John Terry may have been found innocent of racial abuse by the Westminster Magistrates' Court in July, but the Football Association found the veteran of Chelsea and England football guilty of those same charges on Thursday morning.
The Mirror broke the news on Twitter:
GUILTY: John Terry banned for FOUR GAMES by FA disciplinary hearing.— MirrorFootball (@MirrorFootball) September 27, 2012
He has also been fined £220,000, according to an FA press release. Of course, Terry has the right to appeal the decision, which would freeze these punishments until the Appeal Board came to its own decision.
Terry has since released a statement (via Sky Sports):
A statement issued by Terry's management company said: "Mr Terry is disappointed that the FA Regulatory Commission has reached a different conclusion to the clear not guilty verdict of a court of law.
"He has asked for the detailed written reasons of the decision and will consider them carefully before deciding whether to lodge an appeal."
The fallout from his incident with Anton Ferdinand of Queens Park Rangers last October continued on Thursday, and his punishment will surely set a precedent for penalties that will be doled out in racially based issues such as this.
Terry had already retired from international duty in the wake of the FA's hearing, saying (via BBC), "In pursuing charges against me where I have already been cleared in a court of law, [the FA] have made my position with the national team untenable."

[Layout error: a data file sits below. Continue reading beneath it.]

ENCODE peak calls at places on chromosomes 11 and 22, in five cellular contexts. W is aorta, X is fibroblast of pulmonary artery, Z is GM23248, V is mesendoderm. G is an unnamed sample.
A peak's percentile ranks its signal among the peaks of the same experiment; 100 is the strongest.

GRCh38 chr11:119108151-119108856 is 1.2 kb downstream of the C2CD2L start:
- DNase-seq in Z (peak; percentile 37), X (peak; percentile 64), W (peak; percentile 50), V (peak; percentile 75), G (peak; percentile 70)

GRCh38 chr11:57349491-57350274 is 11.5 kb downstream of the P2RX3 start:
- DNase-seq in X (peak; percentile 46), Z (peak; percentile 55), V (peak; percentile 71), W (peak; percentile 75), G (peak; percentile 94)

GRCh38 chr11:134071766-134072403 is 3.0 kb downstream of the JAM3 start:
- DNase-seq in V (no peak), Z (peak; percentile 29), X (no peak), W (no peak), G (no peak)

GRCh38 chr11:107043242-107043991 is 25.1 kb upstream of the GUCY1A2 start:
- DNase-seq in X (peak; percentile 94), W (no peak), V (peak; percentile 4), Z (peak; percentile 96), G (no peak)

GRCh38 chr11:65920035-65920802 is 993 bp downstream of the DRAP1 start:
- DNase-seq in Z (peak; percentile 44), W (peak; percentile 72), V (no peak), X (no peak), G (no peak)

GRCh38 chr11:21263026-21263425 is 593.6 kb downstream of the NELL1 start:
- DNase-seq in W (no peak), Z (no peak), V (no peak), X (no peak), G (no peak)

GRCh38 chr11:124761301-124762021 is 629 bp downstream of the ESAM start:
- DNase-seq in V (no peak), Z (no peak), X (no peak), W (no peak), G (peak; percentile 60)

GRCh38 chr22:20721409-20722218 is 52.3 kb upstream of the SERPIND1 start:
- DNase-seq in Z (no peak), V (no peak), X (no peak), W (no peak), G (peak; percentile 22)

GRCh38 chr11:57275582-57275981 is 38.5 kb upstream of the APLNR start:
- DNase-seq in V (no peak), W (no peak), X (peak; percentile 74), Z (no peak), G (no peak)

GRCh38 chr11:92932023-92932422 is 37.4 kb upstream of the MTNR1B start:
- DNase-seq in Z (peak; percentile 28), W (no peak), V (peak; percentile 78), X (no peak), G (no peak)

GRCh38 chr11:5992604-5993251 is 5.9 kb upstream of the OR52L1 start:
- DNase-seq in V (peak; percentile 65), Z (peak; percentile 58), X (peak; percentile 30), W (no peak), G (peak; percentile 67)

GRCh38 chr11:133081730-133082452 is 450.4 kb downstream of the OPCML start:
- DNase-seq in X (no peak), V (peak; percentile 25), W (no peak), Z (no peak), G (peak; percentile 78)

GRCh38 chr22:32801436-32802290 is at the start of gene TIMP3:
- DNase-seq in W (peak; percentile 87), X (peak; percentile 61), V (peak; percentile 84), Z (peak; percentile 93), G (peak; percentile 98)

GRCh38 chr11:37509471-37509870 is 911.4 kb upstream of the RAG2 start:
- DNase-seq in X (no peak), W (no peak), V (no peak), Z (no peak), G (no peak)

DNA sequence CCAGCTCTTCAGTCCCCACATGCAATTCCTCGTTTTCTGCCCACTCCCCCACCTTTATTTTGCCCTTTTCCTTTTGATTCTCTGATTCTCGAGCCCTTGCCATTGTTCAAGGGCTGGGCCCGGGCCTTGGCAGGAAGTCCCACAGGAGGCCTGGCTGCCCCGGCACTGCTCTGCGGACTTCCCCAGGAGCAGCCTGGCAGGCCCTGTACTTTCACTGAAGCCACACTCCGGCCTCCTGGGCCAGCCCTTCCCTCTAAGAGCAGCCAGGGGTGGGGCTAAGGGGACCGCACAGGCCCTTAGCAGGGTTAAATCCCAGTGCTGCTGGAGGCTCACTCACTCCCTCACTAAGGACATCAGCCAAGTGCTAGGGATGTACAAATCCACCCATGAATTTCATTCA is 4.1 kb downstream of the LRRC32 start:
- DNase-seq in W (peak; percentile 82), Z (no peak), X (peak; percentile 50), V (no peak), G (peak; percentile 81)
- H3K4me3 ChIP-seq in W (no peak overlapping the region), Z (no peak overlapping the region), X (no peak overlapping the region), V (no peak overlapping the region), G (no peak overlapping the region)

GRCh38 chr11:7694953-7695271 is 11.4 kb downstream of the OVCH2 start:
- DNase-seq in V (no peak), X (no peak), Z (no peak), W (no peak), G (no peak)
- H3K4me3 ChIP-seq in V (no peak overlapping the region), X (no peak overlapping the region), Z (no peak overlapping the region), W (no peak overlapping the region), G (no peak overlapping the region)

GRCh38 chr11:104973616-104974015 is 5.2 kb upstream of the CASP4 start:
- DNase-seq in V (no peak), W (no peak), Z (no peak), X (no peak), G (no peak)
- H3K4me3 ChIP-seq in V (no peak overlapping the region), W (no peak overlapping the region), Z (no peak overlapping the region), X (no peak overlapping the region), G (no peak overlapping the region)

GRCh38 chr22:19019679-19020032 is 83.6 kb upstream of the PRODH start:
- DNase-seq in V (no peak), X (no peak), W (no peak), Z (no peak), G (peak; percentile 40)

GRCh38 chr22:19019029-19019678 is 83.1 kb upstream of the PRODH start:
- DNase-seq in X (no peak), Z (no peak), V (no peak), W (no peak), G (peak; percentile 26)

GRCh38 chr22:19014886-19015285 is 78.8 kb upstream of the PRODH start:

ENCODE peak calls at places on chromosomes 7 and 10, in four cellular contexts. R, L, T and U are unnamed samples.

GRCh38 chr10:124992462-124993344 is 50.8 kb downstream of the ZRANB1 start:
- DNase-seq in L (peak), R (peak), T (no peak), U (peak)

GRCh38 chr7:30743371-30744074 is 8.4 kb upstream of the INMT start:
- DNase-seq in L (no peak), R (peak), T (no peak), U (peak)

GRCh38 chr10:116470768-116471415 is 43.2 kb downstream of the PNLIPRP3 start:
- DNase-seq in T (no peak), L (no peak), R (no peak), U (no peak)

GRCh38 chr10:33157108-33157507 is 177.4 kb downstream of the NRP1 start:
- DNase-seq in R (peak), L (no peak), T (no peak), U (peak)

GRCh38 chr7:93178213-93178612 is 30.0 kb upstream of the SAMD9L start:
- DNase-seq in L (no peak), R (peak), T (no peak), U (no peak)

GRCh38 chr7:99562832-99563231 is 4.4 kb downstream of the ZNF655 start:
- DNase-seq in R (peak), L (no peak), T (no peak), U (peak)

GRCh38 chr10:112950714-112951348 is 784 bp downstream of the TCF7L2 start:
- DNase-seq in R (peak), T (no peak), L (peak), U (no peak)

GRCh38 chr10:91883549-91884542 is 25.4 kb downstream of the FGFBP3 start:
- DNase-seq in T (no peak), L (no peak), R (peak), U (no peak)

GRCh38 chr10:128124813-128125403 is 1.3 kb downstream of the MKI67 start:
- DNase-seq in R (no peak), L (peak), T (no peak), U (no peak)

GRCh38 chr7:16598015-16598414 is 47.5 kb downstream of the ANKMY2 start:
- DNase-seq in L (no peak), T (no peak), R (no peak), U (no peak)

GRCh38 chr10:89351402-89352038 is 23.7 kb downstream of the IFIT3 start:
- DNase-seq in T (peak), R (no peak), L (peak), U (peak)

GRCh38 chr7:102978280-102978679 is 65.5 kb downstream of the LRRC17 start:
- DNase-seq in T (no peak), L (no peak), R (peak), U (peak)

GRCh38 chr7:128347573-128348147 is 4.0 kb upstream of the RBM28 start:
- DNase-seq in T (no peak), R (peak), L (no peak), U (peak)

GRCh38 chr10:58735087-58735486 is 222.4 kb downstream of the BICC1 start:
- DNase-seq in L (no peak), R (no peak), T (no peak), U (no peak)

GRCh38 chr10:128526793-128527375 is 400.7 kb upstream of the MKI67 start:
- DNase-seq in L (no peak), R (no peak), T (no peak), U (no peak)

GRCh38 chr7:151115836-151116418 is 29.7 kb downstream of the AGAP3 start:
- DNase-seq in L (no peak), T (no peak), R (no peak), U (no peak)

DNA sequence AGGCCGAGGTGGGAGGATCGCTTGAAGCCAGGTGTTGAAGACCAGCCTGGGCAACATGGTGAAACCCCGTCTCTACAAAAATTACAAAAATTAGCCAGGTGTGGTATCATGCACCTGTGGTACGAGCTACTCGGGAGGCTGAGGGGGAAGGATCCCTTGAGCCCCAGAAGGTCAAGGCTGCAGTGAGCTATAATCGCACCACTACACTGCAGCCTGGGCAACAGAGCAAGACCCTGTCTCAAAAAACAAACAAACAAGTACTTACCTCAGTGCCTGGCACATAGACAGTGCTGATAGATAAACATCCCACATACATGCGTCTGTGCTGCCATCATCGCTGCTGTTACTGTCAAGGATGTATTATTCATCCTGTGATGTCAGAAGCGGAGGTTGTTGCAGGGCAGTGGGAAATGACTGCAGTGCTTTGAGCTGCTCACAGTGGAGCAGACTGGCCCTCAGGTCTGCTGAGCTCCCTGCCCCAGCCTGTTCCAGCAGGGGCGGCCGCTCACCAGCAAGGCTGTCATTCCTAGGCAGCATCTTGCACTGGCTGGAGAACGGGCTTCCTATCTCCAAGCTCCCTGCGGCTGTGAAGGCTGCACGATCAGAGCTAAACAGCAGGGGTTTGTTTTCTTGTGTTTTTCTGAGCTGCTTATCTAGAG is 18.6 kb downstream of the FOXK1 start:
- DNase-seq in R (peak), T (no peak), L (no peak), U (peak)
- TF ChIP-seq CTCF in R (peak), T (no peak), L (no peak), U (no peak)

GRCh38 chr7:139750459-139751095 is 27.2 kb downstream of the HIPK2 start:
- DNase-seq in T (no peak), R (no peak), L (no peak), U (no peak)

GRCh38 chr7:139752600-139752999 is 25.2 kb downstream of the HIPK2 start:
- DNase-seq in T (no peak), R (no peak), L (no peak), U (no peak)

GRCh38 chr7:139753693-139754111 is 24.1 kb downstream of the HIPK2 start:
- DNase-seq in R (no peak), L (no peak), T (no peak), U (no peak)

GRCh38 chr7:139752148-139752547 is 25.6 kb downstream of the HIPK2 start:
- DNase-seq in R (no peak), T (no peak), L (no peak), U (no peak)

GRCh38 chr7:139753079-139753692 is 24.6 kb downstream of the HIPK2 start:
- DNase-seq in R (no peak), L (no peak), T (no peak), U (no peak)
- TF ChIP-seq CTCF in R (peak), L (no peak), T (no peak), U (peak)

This was not just a huge decision by the FA, but the entire situation has been seen as a huge moment for race relations and tolerance in sport in general. Dan Roan of BBC put it well before the verdict was released on Thursday:
At stake is not just the reputation of one of the most prominent figures in the English game. This has also shone a spotlight on the conflicting interests at the heart of the FA's disciplinary process and its relationship with the law.
This has always been about so much more than simply what one man said to another on a pitch. The Terry case raised serious questions about football's fight against discrimination. FA independent panels have handed out many judgements in the past. Few will have been as important as this.
But will Terry's reputation really take a serious hit? His supporters will point out that he was found innocent of these charges in a court of law. Which findings are we to believe?
I don't think we've heard the last of this situation. Today's decision by the FA is going to keep this conversation relevant for some time, both in English football and abroad.
Still, no matter where you fall on the FA's decision, it is positive to see the vigilance with which they've sought to eliminate racial intolerance in the game. Far too often we hear of racial abuse coming from the stands and directed at the players.
While reprehensible, ignorant people will always exist, that level of ignorance and intolerance doesn't belong on the pitch.
After this ruling, the FA have made that very, very clear.
Hit me up on Twitter—my tweets wouldn't allow fake Golden Tate touchdowns to stand.